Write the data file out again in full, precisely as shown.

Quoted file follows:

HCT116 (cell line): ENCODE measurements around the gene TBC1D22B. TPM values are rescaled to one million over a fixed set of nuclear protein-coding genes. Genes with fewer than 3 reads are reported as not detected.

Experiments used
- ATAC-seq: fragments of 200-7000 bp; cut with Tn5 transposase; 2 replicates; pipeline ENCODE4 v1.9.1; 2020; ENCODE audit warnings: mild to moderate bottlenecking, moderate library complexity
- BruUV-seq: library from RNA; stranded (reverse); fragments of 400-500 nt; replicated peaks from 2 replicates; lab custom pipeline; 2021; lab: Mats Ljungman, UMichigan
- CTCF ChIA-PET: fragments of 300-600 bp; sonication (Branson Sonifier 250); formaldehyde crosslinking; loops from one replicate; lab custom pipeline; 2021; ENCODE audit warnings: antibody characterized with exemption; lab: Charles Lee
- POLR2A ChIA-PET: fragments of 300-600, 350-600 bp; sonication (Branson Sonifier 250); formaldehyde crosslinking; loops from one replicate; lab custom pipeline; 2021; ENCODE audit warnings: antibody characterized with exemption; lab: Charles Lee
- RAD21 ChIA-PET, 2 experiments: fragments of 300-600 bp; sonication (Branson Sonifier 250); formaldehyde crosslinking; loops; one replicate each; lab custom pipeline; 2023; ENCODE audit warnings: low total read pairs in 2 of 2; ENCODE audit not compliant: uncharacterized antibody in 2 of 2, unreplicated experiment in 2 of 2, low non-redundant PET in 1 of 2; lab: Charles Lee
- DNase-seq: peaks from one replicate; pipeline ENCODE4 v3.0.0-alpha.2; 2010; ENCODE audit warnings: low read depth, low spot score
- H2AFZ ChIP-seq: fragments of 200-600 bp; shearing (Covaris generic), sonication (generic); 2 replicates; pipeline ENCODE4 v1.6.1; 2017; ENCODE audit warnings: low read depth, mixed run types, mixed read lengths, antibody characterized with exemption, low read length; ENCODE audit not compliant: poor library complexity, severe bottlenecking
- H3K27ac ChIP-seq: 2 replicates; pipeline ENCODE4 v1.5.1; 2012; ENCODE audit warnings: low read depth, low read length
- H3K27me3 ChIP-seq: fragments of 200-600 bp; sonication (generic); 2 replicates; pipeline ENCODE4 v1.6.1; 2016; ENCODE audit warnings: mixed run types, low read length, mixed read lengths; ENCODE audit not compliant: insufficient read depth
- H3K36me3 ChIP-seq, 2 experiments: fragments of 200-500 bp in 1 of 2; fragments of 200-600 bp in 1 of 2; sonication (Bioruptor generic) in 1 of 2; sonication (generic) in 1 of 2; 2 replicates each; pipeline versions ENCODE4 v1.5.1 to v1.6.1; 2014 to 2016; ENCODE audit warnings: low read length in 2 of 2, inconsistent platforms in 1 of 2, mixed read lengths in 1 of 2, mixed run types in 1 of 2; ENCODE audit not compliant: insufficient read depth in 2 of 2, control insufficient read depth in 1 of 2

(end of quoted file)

HCT116 (cell line): ENCODE measurements around the gene TBC1D22B. TPM values are rescaled to one million over a fixed set of nuclear protein-coding genes. Genes with fewer than 3 reads are reported as not detected.

Experiments used
- ATAC-seq: fragments of 200-7000 bp; cut with Tn5 transposase; 2 replicates; pipeline ENCODE4 v1.9.1; 2020; ENCODE audit warnings: mild to moderate bottlenecking, moderate library complexity
- BruUV-seq: library from RNA; stranded (reverse); fragments of 400-500 nt; replicated peaks from 2 replicates; lab custom pipeline; 2021; lab: Mats Ljungman, UMichigan
- CTCF ChIA-PET: fragments of 300-600 bp; sonication (Branson Sonifier 250); formaldehyde crosslinking; loops from one replicate; lab custom pipeline; 2021; ENCODE audit warnings: antibody characterized with exemption; lab: Charles Lee
- POLR2A ChIA-PET: fragments of 300-600, 350-600 bp; sonication (Branson Sonifier 250); formaldehyde crosslinking; loops from one replicate; lab custom pipeline; 2021; ENCODE audit warnings: antibody characterized with exemption; lab: Charles Lee
- RAD21 ChIA-PET, 2 experiments: fragments of 300-600 bp; sonication (Branson Sonifier 250); formaldehyde crosslinking; loops; one replicate each; lab custom pipeline; 2023; ENCODE audit warnings: low total read pairs in 2 of 2; ENCODE audit not compliant: uncharacterized antibody in 2 of 2, unreplicated experiment in 2 of 2, low non-redundant PET in 1 of 2; lab: Charles Lee
- DNase-seq: peaks from one replicate; pipeline ENCODE4 v3.0.0-alpha.2; 2010; ENCODE audit warnings: low read depth, low spot score
- H2AFZ ChIP-seq: fragments of 200-600 bp; shearing (Covaris generic), sonication (generic); 2 replicates; pipeline ENCODE4 v1.6.1; 2017; ENCODE audit warnings: low read depth, mixed run types, mixed read lengths, antibody characterized with exemption, low read length; ENCODE audit not compliant: poor library complexity, severe bottlenecking
- H3K27ac ChIP-seq: 2 replicates; pipeline ENCODE4 v1.5.1; 2012; ENCODE audit warnings: low read depth, low read length
- H3K27me3 ChIP-seq: fragments of 200-600 bp; sonication (generic); 2 replicates; pipeline ENCODE4 v1.6.1; 2016; ENCODE audit warnings: mixed run types, low read length, mixed read lengths; ENCODE audit not compliant: insufficient read depth
- H3K36me3 ChIP-seq, 2 experiments: fragments of 200-500 bp in 1 of 2; fragments of 200-600 bp in 1 of 2; sonication (Bioruptor generic) in 1 of 2; sonication (generic) in 1 of 2; 2 replicates each; pipeline versions ENCODE4 v1.5.1 to v1.6.1; 2014 to 2016; ENCODE audit warnings: low read length in 2 of 2, inconsistent platforms in 1 of 2, mixed read lengths in 1 of 2, mixed run types in 1 of 2; ENCODE audit not compliant: insufficient read depth in 2 of 2, control insufficient read depth in 1 of 2